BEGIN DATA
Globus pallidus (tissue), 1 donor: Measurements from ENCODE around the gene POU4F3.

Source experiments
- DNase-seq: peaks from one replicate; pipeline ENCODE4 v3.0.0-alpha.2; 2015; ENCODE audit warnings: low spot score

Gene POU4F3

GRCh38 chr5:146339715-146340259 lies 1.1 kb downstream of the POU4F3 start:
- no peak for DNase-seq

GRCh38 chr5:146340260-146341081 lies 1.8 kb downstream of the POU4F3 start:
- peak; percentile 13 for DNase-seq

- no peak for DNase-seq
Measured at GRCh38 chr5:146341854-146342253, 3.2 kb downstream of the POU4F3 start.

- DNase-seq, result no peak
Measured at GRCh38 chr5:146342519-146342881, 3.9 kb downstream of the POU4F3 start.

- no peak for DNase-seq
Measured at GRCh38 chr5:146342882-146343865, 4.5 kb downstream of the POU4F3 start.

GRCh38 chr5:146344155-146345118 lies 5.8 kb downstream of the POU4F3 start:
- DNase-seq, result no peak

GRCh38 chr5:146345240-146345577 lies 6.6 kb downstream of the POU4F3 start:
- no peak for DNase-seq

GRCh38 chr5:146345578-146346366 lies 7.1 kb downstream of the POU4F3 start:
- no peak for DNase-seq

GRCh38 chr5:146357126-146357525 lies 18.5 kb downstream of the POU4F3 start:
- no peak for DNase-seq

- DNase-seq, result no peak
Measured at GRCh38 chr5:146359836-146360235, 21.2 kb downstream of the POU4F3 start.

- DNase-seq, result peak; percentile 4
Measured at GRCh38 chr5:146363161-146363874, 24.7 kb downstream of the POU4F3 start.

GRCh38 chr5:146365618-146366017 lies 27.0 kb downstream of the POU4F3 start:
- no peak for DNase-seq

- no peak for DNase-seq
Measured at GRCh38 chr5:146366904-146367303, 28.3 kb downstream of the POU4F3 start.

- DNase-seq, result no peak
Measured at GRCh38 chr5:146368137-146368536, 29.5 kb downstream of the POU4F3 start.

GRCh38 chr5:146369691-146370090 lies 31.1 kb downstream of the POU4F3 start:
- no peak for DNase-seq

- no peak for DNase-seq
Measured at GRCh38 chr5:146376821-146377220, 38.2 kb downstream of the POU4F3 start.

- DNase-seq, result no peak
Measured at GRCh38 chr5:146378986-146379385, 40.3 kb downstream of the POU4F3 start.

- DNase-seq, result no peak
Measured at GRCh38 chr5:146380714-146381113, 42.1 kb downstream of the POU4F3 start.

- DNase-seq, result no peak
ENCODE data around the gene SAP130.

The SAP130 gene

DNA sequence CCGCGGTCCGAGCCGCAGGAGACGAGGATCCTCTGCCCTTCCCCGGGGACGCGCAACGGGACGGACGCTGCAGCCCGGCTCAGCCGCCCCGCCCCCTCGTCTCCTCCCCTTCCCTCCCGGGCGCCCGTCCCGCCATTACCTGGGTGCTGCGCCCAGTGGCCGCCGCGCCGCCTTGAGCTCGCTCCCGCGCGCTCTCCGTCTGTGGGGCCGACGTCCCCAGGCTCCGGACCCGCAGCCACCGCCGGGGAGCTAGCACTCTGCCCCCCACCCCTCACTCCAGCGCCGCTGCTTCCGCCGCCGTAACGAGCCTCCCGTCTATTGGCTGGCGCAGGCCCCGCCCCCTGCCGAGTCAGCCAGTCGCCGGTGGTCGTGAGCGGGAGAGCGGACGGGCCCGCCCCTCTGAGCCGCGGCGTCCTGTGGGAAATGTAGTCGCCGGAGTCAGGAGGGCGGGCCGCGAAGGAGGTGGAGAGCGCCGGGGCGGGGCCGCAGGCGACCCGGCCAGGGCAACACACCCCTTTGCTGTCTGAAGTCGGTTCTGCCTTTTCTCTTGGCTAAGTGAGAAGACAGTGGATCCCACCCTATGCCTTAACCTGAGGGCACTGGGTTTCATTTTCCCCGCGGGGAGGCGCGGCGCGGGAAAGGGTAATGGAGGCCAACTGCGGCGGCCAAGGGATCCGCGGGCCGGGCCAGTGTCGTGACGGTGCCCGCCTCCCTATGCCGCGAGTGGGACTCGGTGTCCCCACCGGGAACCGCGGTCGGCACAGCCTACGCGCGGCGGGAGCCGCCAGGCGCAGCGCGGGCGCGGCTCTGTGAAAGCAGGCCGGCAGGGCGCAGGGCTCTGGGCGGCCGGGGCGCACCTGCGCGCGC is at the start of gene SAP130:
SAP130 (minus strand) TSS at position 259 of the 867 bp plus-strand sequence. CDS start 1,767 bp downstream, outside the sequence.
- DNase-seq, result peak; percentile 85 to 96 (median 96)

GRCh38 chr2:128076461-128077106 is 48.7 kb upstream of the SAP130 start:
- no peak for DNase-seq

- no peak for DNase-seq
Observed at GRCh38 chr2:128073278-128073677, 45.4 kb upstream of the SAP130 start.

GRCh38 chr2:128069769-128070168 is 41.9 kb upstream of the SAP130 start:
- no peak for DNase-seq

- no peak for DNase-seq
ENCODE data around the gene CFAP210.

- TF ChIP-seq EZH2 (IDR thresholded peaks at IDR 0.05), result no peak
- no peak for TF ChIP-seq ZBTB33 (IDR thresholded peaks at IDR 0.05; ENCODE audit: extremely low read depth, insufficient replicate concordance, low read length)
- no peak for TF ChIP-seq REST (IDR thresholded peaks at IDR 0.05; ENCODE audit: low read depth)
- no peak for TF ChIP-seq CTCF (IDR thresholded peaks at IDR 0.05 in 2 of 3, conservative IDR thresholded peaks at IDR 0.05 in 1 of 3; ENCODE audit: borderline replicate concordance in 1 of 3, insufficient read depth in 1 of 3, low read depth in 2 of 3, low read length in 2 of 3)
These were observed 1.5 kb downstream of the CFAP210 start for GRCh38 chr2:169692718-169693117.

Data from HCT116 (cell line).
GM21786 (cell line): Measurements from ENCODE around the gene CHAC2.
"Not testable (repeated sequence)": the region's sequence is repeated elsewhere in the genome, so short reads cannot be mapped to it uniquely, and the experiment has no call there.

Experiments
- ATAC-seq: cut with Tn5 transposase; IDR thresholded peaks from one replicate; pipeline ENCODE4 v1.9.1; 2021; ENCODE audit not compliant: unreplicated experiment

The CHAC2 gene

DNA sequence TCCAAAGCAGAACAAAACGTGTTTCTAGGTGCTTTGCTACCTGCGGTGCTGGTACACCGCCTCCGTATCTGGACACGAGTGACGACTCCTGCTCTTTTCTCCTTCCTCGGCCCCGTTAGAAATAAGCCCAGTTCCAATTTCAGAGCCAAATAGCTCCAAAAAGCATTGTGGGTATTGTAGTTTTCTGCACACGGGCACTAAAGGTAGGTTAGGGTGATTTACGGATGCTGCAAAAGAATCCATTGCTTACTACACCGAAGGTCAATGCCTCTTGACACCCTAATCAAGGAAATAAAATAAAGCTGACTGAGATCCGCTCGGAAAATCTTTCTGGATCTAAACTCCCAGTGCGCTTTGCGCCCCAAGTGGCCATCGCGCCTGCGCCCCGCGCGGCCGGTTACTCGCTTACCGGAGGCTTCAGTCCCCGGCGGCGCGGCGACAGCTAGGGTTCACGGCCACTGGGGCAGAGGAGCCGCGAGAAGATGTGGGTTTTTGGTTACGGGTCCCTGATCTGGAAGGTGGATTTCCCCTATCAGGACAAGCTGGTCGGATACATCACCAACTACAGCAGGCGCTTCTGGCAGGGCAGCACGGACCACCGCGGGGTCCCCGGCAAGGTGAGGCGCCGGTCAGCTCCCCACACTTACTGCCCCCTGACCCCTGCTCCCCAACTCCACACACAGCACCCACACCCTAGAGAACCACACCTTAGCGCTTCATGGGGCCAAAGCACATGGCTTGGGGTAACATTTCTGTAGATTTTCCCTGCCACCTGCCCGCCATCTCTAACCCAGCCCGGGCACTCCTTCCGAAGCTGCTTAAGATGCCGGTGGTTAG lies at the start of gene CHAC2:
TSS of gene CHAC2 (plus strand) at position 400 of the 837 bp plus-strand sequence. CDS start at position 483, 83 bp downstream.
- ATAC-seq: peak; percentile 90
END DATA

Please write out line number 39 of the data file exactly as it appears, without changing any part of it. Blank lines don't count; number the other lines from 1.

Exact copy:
- DNase-seq, result no peak